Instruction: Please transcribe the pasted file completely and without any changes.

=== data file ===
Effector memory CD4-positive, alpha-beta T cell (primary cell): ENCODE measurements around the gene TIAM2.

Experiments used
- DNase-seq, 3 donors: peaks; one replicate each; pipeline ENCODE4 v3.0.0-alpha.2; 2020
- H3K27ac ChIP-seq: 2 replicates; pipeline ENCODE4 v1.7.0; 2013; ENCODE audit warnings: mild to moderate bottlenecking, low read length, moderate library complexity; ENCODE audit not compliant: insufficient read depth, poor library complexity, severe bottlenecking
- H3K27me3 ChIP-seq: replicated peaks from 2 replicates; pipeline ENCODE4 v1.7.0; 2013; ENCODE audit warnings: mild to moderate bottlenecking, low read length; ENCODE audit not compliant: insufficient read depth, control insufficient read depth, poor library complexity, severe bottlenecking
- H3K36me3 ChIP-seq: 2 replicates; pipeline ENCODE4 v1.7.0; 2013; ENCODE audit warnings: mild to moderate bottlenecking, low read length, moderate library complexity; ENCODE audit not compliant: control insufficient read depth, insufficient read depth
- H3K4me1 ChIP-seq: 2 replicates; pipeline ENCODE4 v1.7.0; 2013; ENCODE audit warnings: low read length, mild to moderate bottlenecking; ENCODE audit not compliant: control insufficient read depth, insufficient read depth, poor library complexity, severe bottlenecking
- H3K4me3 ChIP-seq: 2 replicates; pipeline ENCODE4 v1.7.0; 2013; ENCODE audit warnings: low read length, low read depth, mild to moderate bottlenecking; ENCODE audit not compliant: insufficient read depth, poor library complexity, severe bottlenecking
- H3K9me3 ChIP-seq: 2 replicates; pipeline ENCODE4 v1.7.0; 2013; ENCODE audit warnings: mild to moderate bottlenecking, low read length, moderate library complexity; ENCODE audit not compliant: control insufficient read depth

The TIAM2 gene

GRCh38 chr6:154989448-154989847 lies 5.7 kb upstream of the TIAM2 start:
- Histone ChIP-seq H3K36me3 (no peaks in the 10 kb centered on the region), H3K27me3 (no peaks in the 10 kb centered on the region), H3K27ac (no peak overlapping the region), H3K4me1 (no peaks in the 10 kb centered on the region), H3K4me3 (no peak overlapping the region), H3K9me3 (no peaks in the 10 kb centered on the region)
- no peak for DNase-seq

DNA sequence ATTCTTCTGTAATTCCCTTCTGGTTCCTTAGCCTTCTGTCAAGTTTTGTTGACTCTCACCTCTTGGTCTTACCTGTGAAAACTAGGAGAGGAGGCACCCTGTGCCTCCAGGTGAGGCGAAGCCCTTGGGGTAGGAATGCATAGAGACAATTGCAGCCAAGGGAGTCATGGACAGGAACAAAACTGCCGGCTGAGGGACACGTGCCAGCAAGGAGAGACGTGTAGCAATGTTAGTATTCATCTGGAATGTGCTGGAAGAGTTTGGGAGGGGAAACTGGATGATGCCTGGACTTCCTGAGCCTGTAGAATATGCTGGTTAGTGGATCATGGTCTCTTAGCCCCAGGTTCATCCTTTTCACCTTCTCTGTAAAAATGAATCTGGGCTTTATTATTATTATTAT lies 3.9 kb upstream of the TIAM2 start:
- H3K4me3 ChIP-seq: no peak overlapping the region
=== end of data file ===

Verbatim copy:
Effector memory CD4-positive, alpha-beta T cell (primary cell): ENCODE measurements around the gene TIAM2.

Experiments used
- DNase-seq, 3 donors: peaks; one replicate each; pipeline ENCODE4 v3.0.0-alpha.2; 2020
- H3K27ac ChIP-seq: 2 replicates; pipeline ENCODE4 v1.7.0; 2013; ENCODE audit warnings: mild to moderate bottlenecking, low read length, moderate library complexity; ENCODE audit not compliant: insufficient read depth, poor library complexity, severe bottlenecking
- H3K27me3 ChIP-seq: replicated peaks from 2 replicates; pipeline ENCODE4 v1.7.0; 2013; ENCODE audit warnings: mild to moderate bottlenecking, low read length; ENCODE audit not compliant: insufficient read depth, control insufficient read depth, poor library complexity, severe bottlenecking
- H3K36me3 ChIP-seq: 2 replicates; pipeline ENCODE4 v1.7.0; 2013; ENCODE audit warnings: mild to moderate bottlenecking, low read length, moderate library complexity; ENCODE audit not compliant: control insufficient read depth, insufficient read depth
- H3K4me1 ChIP-seq: 2 replicates; pipeline ENCODE4 v1.7.0; 2013; ENCODE audit warnings: low read length, mild to moderate bottlenecking; ENCODE audit not compliant: control insufficient read depth, insufficient read depth, poor library complexity, severe bottlenecking
- H3K4me3 ChIP-seq: 2 replicates; pipeline ENCODE4 v1.7.0; 2013; ENCODE audit warnings: low read length, low read depth, mild to moderate bottlenecking; ENCODE audit not compliant: insufficient read depth, poor library complexity, severe bottlenecking
- H3K9me3 ChIP-seq: 2 replicates; pipeline ENCODE4 v1.7.0; 2013; ENCODE audit warnings: mild to moderate bottlenecking, low read length, moderate library complexity; ENCODE audit not compliant: control insufficient read depth

The TIAM2 gene

GRCh38 chr6:154989448-154989847 lies 5.7 kb upstream of the TIAM2 start:
- Histone ChIP-seq H3K36me3 (no peaks in the 10 kb centered on the region), H3K27me3 (no peaks in the 10 kb centered on the region), H3K27ac (no peak overlapping the region), H3K4me1 (no peaks in the 10 kb centered on the region), H3K4me3 (no peak overlapping the region), H3K9me3 (no peaks in the 10 kb centered on the region)
- no peak for DNase-seq

DNA sequence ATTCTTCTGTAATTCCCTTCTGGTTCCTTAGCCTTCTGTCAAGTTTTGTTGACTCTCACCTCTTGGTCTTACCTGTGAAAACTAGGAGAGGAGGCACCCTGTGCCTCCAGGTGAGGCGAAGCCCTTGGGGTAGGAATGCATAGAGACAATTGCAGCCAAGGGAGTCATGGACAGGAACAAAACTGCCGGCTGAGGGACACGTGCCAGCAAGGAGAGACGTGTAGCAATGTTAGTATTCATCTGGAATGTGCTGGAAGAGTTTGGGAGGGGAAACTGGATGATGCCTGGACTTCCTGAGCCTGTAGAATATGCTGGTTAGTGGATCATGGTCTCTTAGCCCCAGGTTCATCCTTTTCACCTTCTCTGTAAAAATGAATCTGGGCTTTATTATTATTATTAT lies 3.9 kb upstream of the TIAM2 start:
- H3K4me3 ChIP-seq: no peak overlapping the region